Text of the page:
OCD from Childhood to Adult

Oh Those Obsessions

“The eight-year-old girl says she has bad thoughts and constantly asks her mother for approval about her homework or performance. The situation, which the mother expressed as “it happened” “well done” at the beginning, does not satisfy her as time goes on and she cannot calm her anxiety. The child, who cannot feel enough approval from his mother, develops the need to constantly apologize to his mother. She sees that if she doesn’t make her mother repeat those words, she has a thought that something bad will happen to her mother and she can’t get this thought out of her mind. She states that in order to cope with this, she had to apologize frequently at first to her mother and later to apologize to her teachers and even her friends out of the blue.”

“A twelve-year-old boy believes he has contracted the disease. Despite all his efforts, he could not convince himself that he was not sick. He searches on the internet, reads that there is no reason for him to be sick, but he still can’t get this idea out of his mind.

How often have we heard children’s thoughts lately, such as “My library should always stay in a certain order in a certain order”, “I have to take a shower every day or I will get dirty”, “If I don’t soap my hands 3 times, I will catch diseases or germs”…

Obsession is a diseased state of thought that is considered to be unhealthy, disturbing, repetitive and irrational, which is popularly referred to as “anxiety, obsession, delusion, obsession”. Compulsions, on the other hand, are behaviors that occur in order to reduce the anxiety arising from obsessions or that are felt to be applied according to strict rules.

So how should one distinguish between an obsession and a realistic anxiety?

If your child collects his toys, his bed, and puts everything in its place when his room is cluttered, this is not an obsession, it is something that should happen. However, if your child spends the whole day arranging his room and experiences anxiety and stress even when the place of an item is changed, we can say that he has OCD. As in the example I just gave, it is necessary to distinguish between our real responsibilities, or the healthy sense of anxiety that should be, and OCD, that is, obsession.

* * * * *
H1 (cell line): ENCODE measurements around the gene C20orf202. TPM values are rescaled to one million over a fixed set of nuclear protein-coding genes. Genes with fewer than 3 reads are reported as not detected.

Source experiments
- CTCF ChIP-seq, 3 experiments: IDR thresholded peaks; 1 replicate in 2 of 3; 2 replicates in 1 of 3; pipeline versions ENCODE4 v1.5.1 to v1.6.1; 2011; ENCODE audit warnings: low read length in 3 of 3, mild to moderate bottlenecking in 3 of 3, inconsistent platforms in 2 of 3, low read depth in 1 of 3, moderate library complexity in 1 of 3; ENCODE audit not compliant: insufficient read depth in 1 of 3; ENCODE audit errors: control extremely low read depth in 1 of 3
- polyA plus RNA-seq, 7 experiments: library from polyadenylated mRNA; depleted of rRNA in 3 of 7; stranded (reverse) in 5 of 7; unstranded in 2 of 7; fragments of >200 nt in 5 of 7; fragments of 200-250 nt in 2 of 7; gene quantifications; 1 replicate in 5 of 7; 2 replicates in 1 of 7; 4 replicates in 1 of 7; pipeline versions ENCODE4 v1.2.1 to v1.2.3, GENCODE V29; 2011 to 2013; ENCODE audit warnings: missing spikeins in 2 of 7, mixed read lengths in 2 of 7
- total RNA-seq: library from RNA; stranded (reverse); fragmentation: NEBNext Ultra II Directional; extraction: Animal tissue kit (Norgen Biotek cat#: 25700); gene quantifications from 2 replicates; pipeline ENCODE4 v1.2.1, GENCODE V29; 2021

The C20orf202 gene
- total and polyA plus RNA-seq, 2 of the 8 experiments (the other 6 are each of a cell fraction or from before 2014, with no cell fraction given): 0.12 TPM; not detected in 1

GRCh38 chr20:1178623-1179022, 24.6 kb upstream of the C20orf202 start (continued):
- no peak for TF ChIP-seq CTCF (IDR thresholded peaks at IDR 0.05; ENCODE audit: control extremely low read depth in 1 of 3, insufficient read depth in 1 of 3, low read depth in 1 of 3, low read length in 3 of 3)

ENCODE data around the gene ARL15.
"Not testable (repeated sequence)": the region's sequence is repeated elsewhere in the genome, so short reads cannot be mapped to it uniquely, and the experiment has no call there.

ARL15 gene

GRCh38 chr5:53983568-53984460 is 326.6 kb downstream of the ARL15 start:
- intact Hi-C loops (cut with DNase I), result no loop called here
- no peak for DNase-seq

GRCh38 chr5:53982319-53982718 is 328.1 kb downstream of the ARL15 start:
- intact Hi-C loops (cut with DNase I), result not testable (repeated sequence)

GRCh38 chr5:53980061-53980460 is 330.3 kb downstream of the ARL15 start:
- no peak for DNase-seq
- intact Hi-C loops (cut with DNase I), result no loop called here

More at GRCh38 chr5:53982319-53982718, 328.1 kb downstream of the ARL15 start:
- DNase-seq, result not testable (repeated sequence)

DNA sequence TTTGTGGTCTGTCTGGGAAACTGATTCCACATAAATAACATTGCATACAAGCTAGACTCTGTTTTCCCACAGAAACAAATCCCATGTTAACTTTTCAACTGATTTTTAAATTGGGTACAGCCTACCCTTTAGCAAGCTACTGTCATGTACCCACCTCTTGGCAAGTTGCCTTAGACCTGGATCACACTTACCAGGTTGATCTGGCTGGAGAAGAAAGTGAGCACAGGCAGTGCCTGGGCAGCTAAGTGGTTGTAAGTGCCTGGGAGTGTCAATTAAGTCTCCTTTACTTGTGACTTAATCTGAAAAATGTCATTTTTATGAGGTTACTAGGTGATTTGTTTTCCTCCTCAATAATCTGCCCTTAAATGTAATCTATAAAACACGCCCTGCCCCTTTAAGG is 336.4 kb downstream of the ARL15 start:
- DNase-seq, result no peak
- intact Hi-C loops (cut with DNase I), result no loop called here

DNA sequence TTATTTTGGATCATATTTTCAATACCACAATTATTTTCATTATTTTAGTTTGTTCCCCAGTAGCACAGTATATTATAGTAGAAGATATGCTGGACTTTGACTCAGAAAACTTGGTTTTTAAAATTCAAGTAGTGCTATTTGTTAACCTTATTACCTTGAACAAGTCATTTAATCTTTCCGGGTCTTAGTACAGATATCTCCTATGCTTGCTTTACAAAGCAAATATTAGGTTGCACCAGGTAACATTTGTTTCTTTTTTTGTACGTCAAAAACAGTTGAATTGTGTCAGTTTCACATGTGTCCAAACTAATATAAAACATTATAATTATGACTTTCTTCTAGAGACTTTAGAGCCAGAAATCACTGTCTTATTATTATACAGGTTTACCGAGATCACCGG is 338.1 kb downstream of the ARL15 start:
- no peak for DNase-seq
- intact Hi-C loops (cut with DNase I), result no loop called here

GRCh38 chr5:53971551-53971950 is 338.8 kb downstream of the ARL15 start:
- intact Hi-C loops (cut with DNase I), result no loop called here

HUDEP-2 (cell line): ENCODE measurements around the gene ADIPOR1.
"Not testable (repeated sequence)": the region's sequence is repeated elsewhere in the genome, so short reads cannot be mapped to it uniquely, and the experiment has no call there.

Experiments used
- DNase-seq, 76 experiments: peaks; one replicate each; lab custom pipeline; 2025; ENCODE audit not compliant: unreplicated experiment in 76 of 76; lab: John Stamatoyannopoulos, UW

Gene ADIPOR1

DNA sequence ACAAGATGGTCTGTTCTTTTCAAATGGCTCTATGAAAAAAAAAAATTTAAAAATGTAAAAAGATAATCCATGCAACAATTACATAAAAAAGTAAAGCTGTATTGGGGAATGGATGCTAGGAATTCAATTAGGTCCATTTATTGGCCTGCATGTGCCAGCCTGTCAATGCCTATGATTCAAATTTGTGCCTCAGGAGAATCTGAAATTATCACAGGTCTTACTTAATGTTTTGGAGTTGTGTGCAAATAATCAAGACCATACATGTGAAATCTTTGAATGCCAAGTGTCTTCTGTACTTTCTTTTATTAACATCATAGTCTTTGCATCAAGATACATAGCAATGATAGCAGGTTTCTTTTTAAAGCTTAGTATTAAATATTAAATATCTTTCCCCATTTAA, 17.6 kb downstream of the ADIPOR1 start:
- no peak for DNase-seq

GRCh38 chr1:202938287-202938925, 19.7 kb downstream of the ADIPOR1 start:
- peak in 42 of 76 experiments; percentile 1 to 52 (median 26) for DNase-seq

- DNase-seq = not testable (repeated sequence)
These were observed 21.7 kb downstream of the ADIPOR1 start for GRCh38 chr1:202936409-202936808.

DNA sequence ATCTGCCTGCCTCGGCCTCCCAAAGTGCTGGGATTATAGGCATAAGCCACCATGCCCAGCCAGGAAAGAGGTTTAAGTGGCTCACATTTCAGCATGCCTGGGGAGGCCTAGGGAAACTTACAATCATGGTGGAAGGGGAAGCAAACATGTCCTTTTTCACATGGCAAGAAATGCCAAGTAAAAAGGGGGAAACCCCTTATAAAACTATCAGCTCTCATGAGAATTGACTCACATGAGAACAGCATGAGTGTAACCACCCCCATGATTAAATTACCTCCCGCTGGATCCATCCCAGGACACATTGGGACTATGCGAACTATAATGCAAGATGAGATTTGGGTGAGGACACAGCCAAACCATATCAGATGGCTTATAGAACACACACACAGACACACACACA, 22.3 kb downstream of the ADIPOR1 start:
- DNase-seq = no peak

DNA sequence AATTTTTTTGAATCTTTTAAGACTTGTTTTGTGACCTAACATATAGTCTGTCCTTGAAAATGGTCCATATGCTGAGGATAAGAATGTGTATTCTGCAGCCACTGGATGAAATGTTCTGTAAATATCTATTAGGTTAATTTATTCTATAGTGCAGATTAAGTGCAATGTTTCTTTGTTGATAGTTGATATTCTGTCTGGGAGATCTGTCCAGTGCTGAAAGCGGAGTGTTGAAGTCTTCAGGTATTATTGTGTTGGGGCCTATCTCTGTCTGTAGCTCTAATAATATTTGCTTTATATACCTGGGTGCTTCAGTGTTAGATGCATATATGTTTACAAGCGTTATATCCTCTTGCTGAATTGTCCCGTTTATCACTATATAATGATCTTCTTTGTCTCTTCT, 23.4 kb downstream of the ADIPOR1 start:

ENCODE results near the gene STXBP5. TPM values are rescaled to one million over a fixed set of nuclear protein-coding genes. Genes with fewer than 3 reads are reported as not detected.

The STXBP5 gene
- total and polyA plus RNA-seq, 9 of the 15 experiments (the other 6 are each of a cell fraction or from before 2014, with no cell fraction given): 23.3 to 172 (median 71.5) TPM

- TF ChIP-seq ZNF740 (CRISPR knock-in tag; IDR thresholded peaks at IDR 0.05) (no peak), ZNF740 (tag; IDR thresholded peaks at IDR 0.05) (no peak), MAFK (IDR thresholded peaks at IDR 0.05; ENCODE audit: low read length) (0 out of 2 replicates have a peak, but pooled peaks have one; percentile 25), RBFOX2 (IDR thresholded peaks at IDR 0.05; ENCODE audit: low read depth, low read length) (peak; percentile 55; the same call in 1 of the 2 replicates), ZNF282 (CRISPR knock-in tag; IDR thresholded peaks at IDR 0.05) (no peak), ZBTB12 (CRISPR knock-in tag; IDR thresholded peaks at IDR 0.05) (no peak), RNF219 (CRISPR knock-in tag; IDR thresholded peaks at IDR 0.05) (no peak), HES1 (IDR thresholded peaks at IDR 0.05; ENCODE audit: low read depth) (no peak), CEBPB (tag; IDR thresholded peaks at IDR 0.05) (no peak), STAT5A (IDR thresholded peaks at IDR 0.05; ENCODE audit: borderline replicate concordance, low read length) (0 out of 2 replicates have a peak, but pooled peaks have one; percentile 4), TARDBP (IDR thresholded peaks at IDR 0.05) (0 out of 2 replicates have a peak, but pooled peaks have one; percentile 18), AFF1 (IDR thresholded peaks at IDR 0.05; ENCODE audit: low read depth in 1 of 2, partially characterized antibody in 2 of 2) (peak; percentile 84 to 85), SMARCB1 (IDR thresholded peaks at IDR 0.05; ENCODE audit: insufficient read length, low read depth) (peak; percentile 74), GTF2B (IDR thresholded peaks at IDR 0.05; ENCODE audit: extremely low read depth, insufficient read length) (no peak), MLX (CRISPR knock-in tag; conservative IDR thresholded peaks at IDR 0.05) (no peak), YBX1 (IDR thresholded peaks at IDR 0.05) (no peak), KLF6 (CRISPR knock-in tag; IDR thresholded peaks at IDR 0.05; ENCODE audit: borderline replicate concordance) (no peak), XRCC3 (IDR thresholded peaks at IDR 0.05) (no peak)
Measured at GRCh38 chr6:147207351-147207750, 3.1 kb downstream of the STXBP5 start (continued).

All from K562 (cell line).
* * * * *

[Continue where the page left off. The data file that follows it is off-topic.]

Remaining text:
OCD, which is actually an anxiety disorder, can be seen frequently at very young ages. It is a disorder that has become very common in recent years. obsessive compulsive disorder”It is related to certain disruptions in brain chemistry and function.

Considering that genetic transitions are also high, OCD is actually a contagious disorder. Generally, when we look at the history of the mother or father, we can often see that this disease is present.

Increasing stress factors, traumatic and negative events experienced and all the negativity brought by life continue to create the perception of “I must be perfect” in children and young people. By appreciating the rapid progress of young children, families also support being perfect in a way. With discourses such as “My beyond wonderful son”, “My top daughter”, “My son who will be the head of the state when he grows up”… “If I am successful, I will only be worthy of being loved”. Children who grow up in this way also enter into a negative thought, attitude or emotion when they are not approved, which is constantly waiting for approval in later ages. However, the child will feel more secure when our failures are appreciated and when we have a process-oriented-effort-oriented appreciation approach instead of being only result-oriented.

parents; Do not reinforce this behavior if your children cannot focus on another task when they do not do anything related to cleanliness and order. In fact, we increase our children’s anxiety even more with words of praise such as “My daughter is very meticulous, overly organized”. What we need to do is look at our own parental roles and question ourselves about whether we are meticulous. Then, instead of supporting our children’s attitudes about this excessive orderliness or cleanliness, we must admit to ourselves that this is a problem.

Obsessive Compulsive Disorder Treatment in Children

The treatment of obsessive compulsive disorder in children needs to be addressed in several ways. First of all, the family and the child should be told that this disease will be long-lasting, and it should be agreed with them about good follow-up and compliance. It should be noted that obsessions and related compulsions may change from time to time. It should be noted that if there is no treatment, it will continue in adulthood and the symptoms may become more life-threatening. It is important that the family and the child participate in the treatment. Especially if the family has added to the child’s compulsions or if the behaviors within the family increase the disease, it is essential that the family take an active part in the treatment. Apart from this, in the individual treatment of the child, drug treatment may be required for obsessions. Drugs are important because biological factors have an important place in the causes of this disease. Medications also provide relief from additional problems that may occur. Supportive therapies and behavioral treatments, if the child is at a perceptible age, are also important parts of solving the problem. It should not be forgotten that our children may also have obsessions, they should be treated, and the problem may grow if not treated.

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